Rome, June 20 (IANS/AKI) Italy’s Foreign Ministry has arranged for a five million euro grant to from its Africa Fund to aid the International Migration Organisation’s work in Libya, Sudan and Ethiopia, the ministry said in a statement on Wednesday.
“Italy and the IOM have established strategic cooperation focused on providing assistance to particularly vulnerable migrants – especially women – but also on managing assisted voluntary returns with a view to actively support the reintegration of migrants in their homelands,” said the ministry’s Director General for Migration Policy, Luigi Maria Vignali.
“Managing migration flows requires an articulate and diversified response,” he said.
In Libya, two million euros of funds will help complete initiatives already financed by the Foreign Ministry in the past years, according to the statement.
The new grant will go towards voluntary humanitarian return programmes for migrants who are trapped in war-wracked Libya, and will boost direct assistance “to vulnerable migrants in conditions of extreme distress,” the statement added.
In Sudan, the 2.5 million euro financing will support activities to assist vulnerable migrants including the victims of human trafficking, refugees, unaccompanied minors and domestic workers, according to the statement.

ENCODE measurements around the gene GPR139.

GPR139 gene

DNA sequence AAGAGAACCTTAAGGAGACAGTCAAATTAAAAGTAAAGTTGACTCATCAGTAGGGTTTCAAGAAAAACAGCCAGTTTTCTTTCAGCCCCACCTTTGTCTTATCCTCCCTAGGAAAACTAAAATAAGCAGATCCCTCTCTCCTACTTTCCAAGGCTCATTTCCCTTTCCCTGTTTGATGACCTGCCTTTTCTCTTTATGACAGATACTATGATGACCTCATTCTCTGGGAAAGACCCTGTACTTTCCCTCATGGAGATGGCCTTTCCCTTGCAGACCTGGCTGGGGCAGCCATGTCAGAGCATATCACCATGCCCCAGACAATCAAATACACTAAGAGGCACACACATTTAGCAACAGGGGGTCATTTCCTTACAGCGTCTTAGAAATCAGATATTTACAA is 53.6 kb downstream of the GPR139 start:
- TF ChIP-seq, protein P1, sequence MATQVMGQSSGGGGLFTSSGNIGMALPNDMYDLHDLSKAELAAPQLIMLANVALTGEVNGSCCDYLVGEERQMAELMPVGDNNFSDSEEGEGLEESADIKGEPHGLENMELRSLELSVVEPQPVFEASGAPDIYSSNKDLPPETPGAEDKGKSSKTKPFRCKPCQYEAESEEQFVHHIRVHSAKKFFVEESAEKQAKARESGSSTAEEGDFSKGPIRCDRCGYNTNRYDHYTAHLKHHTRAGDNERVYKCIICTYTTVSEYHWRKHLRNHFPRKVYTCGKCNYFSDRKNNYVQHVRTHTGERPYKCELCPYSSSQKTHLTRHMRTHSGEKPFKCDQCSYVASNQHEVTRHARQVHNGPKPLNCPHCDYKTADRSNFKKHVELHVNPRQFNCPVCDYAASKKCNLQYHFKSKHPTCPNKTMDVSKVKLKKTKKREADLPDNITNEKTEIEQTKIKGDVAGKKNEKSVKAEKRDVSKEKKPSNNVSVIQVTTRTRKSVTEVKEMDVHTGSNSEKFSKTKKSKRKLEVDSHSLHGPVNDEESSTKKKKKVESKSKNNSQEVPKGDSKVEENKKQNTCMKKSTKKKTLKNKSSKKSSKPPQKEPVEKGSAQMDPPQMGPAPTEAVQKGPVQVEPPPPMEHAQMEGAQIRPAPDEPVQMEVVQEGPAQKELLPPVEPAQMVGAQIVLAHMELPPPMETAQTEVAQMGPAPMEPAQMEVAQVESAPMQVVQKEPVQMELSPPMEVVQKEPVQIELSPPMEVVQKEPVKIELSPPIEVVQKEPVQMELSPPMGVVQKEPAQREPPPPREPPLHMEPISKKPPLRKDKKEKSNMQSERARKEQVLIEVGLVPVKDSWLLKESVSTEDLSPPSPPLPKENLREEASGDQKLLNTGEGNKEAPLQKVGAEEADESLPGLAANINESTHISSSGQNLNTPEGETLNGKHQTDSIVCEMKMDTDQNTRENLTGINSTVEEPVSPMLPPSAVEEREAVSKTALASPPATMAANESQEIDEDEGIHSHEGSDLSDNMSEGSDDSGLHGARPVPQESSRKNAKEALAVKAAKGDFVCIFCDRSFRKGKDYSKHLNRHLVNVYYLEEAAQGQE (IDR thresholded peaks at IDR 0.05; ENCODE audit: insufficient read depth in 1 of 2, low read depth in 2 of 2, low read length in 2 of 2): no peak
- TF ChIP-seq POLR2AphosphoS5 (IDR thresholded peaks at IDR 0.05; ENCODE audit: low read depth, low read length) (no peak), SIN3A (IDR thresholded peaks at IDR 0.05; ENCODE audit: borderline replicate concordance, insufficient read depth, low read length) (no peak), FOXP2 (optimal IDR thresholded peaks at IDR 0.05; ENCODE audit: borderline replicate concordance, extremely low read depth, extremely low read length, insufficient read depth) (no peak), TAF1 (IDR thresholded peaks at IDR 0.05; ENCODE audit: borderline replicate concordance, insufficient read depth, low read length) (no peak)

The IOM will guaranteed medical and psycho-social assistance is available to the migrants, provide food, hygiene kits and other non-food items and work with the migrant communities to better identify and protect vulnerable people, and support those migrants who wish to return home, said the statement.
In Ethiopia, the IOM will receive a million euros to work to improve the living conditions of 1,000 female-headed households in the Somali and Oromia regions of the country, through awareness campaigns to help them to more effectively access sustainable subsistence means, start up business activities and ensure that local communities become ever more open to women workers and female-managed businesses.
IOM Coordination Office for the Mediterranean director, Federico Soda, welcomed the new grant.
“These funds….show the Italian government’s intention to commit itself to migrants’ main transit countries through initiatives aimed at improving the living conditions of the most vulnerable and giving them alternatives to irregular migration, an option that is becoming increasingly risky if not lethal,” Soda said.